Welcome to Bookmarker!

This is a personal project by @dellsystem. I built this to help me retain information from the books I'm reading.

Source code on GitHub (MIT license).

[...] With this in mind, and when I worry over the publications, labels, and artists who have (reluctantly or otherwise) embraced Spotify, I can’t help but think of that airport restaurant server who teaches you how to use the iPad, thereby contributing to her own obsolescence. Why is the music press generating value for a platform that in every way plans to eliminate it? And what will become of music criticism in a world without records? Will publications review discovery feeds and write profiles of playlists? What good will criticism be when all of music has coalesced into algorithmically preordained Muzak?

I want to believe that it’s not too late to beat the billionaires and the bots. But earlier this year Spotify signed a lease for fourteen floors at Four World Trade Center. The company’s gone on a hiring spree, with plans to add a thousand employees. The new lease costs $2.77 million in monthly rent. And it lasts until 2034.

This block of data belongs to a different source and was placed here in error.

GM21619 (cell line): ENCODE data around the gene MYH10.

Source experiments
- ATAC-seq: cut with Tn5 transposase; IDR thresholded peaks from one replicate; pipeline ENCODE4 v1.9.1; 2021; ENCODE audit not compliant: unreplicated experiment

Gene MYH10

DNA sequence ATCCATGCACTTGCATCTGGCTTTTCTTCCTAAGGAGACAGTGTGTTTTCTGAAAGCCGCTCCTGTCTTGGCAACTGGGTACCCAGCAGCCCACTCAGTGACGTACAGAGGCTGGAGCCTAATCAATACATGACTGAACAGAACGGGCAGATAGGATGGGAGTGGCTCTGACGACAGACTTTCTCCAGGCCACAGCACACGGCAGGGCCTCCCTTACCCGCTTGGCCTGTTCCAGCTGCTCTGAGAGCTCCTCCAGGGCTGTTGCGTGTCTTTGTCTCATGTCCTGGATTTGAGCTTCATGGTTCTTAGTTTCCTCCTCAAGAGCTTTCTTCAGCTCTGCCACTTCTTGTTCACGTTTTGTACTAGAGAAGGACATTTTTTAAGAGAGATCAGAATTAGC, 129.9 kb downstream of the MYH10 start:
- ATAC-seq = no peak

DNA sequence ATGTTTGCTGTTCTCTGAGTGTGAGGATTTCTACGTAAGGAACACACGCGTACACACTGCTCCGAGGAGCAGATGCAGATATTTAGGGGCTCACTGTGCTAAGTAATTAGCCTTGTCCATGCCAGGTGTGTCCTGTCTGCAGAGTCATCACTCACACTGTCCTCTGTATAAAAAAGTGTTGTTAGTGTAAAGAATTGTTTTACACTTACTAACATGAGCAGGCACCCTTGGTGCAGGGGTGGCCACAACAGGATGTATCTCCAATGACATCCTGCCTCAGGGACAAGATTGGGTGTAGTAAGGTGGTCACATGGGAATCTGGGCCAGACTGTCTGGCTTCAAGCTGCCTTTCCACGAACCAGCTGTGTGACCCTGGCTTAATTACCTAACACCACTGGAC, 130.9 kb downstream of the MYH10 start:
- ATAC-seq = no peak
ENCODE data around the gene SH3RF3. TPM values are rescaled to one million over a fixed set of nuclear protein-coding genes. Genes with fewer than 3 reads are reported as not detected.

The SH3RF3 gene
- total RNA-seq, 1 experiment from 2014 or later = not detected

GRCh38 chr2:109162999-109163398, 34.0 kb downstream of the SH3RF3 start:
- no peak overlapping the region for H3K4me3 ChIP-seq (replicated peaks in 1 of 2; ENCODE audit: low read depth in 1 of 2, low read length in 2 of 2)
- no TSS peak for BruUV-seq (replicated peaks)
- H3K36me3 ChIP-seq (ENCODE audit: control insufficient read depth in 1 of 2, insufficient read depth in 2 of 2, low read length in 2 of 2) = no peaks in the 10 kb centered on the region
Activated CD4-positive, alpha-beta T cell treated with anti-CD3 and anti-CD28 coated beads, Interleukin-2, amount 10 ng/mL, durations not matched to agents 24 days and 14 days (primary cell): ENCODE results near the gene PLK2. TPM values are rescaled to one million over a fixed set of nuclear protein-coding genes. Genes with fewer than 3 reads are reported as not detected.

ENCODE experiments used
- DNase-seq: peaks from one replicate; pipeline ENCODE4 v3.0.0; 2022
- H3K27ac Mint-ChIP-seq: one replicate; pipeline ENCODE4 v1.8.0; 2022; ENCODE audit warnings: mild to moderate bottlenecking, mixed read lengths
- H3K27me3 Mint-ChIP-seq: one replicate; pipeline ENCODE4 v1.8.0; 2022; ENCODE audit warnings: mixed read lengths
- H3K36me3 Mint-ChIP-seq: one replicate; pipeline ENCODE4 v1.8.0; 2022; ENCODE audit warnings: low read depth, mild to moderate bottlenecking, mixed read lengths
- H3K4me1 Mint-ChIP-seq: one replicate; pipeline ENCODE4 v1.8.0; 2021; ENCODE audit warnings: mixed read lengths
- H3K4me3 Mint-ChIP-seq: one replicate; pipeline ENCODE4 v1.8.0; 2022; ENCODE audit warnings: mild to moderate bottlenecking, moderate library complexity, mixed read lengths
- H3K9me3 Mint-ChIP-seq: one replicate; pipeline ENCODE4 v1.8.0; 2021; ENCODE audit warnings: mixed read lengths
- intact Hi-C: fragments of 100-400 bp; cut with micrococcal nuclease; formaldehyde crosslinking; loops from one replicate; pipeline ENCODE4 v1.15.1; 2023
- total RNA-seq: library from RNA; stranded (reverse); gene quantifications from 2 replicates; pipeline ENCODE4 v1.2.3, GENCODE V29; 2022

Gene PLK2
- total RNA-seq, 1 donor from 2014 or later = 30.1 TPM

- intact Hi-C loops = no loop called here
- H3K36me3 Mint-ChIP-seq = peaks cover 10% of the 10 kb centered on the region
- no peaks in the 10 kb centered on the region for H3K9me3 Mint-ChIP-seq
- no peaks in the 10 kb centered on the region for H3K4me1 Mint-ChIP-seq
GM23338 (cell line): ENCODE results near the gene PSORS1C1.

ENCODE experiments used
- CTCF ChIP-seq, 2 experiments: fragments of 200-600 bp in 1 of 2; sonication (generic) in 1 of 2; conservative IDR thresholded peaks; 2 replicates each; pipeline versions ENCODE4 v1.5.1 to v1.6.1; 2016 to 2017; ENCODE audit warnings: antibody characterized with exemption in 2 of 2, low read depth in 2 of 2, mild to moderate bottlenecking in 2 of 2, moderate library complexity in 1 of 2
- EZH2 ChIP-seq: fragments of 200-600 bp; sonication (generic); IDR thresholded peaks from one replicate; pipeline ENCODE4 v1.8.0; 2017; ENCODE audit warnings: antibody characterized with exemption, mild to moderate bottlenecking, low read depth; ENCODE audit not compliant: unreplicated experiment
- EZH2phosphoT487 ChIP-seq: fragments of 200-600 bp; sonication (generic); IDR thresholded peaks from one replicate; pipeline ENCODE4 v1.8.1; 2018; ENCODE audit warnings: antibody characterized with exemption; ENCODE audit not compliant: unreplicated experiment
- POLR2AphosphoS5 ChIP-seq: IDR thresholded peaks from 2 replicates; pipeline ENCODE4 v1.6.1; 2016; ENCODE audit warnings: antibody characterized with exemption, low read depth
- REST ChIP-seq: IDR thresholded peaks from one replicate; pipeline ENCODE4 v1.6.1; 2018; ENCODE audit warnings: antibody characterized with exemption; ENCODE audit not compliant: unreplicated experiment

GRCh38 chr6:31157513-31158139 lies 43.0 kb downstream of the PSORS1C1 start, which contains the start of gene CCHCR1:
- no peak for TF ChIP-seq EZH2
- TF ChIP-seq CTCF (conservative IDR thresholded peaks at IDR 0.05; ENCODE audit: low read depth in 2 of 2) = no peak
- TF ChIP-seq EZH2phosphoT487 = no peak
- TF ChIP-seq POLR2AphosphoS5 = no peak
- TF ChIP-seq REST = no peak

although I feel like there's value in a music press being more about personal storytelling (like that incredible piece on The National), I agree with her sentiment and also think that Spotify planning ahead for 2034 is fucking terrifying

—p.95 The Problem with Muzak (88) by Liz Pelly 6 years, 6 months ago